Cambodia opposition ‘content’ after ruling party holds firm in commune elections

Cambodia opposition ‘content’ after ruling party holds firm in commune elections

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Cambodia's opposition made ground but failed to win the popular vote in Sunday's election. (Photo: Jack Board)

PHNOM PENH: Cambodia’s opposition party made strong gains but failed to deliver on its own high expectations for the country’s commune elections on Sunday (Jun 5).

Unofficial preliminary results suggested that the ruling Cambodian People’s Party (CPP) won about 70 per cent of the local districts being contested, and also triumphed in the popular vote by 51 to 46 per cent.

Cambodian National Rescue Party leader Kem Sokha had set an ambitious target of taking control of 60 per cent of the 1,646 communes as he toured breathlessly throughout the country during the two-week campaign period before the vote.

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Kem Sokha greets voters during a campaign rally in Kandal. (Photo: Jack Board)

That number ended up proving to be unattainable as the ruling party of more than three decades consolidated control. Prime Minister Hun Sen had warned about the outbreak of war should the CPP lose.

The CNRP has eyes focused on 2018, with Sokha telling Channel NewsAsia that the commune elections were akin to voters putting down a deposit for next year. The opposition sharply increased the number of communes it now governs, from a lowly 40 in 2012, equivalent to about less than 3 per cent. With substantial gains at the commune level this time round, the opposition may have laid the grass root foundations for a stronger showing at the national level.

“Frankly, people are content,” said Monovithya Kem, CNRP’s deputy director-general of public affairs, adding that the party appeared to have outperformed its popular vote count from the 2013 general election, where it was narrowly defeated.

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A man holds up his finger covered in indelible ink after voting. (Photo: Jack Board)

"Thousands of our people are now in government jobs. Bottom line, we won the battles that can help us win the war. We just need to keep up the momentum,” she said, reaffirming that the CNRP is confident of taking 60 per cent of the vote in the general election.

The opposition performed well in the areas it was expected to, notably in Phnom Penh, Siem Reap and Kampong Cham. Battambang represented big gains for the CNRP after the province was swept by the CPP in 2012. However, the ruling party held firm in its areas of key strength – rural districts – and looked to seize on their numerical victory, despite losing a significant number of communes.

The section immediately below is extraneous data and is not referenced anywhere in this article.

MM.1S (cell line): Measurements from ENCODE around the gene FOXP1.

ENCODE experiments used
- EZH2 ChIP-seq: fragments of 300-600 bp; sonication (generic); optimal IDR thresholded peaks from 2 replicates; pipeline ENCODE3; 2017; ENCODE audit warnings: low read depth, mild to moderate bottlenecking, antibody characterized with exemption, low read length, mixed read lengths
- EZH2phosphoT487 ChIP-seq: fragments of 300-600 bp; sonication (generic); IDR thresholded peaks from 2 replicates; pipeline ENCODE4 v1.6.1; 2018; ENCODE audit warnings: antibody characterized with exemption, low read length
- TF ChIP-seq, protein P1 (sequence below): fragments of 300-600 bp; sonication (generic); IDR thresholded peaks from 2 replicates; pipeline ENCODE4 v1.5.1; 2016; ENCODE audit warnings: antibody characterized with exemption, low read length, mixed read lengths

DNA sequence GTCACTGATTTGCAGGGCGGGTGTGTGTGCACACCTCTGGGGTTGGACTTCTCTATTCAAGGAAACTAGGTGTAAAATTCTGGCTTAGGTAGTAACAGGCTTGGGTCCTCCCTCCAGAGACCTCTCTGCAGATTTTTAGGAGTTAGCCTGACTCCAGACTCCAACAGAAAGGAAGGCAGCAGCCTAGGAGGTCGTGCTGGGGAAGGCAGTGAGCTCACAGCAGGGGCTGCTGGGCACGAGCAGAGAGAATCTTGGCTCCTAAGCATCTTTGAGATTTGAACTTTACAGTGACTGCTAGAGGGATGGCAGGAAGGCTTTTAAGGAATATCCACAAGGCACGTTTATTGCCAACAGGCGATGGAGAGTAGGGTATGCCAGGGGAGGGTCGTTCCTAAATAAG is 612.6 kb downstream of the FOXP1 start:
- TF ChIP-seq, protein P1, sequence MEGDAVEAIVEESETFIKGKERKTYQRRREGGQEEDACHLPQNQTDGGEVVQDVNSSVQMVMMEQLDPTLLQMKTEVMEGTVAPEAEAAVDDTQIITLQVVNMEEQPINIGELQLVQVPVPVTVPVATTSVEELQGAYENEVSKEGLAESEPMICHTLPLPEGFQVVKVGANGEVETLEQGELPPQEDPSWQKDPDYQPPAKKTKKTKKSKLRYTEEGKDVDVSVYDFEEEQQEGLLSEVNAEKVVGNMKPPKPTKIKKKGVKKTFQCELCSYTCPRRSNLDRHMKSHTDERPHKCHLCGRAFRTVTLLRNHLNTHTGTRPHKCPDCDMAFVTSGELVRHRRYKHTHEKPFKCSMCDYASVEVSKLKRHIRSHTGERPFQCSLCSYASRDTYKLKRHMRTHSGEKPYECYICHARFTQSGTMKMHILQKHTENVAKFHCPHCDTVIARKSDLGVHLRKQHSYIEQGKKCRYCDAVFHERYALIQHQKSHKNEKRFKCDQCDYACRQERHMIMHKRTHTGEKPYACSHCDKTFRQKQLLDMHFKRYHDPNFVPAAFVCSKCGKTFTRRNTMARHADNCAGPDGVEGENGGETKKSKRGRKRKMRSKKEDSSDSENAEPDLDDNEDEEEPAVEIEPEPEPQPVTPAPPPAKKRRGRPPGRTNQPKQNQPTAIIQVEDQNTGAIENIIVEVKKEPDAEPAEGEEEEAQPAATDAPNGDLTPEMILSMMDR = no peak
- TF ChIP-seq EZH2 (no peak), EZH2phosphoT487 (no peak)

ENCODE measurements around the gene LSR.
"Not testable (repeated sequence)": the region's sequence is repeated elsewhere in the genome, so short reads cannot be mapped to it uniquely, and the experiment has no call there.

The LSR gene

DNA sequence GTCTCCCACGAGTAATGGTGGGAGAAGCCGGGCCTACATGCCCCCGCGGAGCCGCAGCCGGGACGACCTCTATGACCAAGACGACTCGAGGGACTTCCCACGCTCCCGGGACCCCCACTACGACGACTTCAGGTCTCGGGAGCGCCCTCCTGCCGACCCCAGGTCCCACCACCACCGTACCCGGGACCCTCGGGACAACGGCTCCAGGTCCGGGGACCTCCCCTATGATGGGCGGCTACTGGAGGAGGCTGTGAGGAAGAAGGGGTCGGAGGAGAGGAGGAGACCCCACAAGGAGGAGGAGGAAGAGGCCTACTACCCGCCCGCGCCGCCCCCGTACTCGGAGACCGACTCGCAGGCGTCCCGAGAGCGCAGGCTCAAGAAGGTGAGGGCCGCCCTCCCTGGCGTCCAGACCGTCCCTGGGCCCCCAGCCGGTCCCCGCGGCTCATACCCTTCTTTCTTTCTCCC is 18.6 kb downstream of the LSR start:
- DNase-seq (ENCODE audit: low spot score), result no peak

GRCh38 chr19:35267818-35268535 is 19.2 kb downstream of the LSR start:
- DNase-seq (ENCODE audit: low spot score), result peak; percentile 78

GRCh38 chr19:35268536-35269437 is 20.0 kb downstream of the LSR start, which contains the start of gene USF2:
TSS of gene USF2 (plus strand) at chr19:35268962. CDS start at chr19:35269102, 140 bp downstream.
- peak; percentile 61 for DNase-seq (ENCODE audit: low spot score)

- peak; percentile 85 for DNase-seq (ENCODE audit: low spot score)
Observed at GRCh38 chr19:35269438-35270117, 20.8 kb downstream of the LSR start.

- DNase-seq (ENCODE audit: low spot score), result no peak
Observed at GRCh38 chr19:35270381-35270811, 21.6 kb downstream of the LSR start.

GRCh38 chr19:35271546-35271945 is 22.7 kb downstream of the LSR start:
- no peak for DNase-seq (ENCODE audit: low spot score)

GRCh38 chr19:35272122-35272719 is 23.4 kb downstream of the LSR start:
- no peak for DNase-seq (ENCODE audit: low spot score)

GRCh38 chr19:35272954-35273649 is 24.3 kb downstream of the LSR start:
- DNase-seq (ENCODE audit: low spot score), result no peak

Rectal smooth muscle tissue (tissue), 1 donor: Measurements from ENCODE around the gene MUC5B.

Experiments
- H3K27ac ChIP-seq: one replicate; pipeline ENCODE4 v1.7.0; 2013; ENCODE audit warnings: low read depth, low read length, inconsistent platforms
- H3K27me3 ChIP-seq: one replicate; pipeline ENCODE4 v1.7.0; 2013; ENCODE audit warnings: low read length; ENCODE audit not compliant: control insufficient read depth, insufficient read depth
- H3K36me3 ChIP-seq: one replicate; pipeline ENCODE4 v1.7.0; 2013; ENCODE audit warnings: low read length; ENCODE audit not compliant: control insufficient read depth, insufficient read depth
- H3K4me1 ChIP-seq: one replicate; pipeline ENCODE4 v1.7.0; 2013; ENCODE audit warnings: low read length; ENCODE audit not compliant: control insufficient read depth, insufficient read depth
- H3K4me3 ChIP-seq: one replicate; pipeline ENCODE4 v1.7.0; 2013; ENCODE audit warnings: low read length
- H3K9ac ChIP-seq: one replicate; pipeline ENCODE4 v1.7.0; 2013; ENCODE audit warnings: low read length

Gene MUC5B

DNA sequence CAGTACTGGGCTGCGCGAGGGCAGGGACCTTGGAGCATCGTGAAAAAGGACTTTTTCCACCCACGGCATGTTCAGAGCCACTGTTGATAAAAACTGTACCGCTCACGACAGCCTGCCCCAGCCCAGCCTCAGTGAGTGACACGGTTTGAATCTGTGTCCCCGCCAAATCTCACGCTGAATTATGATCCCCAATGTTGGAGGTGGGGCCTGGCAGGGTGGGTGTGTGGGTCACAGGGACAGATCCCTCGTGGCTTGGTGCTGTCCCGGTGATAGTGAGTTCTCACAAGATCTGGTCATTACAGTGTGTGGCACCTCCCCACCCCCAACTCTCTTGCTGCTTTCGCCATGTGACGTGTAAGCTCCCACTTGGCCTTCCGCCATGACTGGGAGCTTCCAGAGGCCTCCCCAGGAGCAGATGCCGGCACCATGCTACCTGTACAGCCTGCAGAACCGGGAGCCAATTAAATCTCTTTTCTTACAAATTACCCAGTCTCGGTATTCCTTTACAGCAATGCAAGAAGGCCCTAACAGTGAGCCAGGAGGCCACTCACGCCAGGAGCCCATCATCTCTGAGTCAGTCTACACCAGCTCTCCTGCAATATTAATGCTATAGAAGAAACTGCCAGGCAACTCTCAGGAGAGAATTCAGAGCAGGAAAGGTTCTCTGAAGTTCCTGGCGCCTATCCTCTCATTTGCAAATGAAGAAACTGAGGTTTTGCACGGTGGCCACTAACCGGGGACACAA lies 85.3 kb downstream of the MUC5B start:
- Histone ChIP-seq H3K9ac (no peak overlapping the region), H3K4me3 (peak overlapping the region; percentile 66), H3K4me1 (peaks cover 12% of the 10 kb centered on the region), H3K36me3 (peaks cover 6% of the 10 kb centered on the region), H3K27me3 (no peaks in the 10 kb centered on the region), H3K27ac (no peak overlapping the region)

Hun Sen took to Facebook to suggest that the unofficial winning margin would also likely be reflected in next year’s vote. He also expressed confidence that the CPP would maintain its majority in the parliament.

“Last night, some people came out and claimed that the CPP lost in the poll,” he wrote. “These are really the kinds of people who only know trees and not the entire forest.”

Government spokesman Phay Siphan said the ruling party now had "strong momentum" and welcomed the peaceful proceedings around the vote.

"Pluralism is deeply rooted in Cambodian society and there continues to be a better culture for a healthy democracy," he said.

Voter turnout was high on Sunday, a factor that some observers argued might have helped the opposition. The 6.74 million voters was the highest registered for an election in Cambodia. A statement by the National Election Commission also put voter turnout at 89.52 per cent, a record high for a commune election.

Fears of voting irregularities were largely dismissed by independent observers including COMFREL (Committee for Free and Fair Elections) and Transparency International Cambodia, despite a few noted minor incidents.

“Today’s communal election was smooth, but there are a few irregularities” said COMFREL president Kol Panha, noting a lack of voting materials in some stations, The National Election Commission said it had received only one official complaint.

The opposition contended that the atmosphere around the vote ensured it was not “free and fair” and would be investigating reports of irregularities in the coming days.

Source: CNA/jb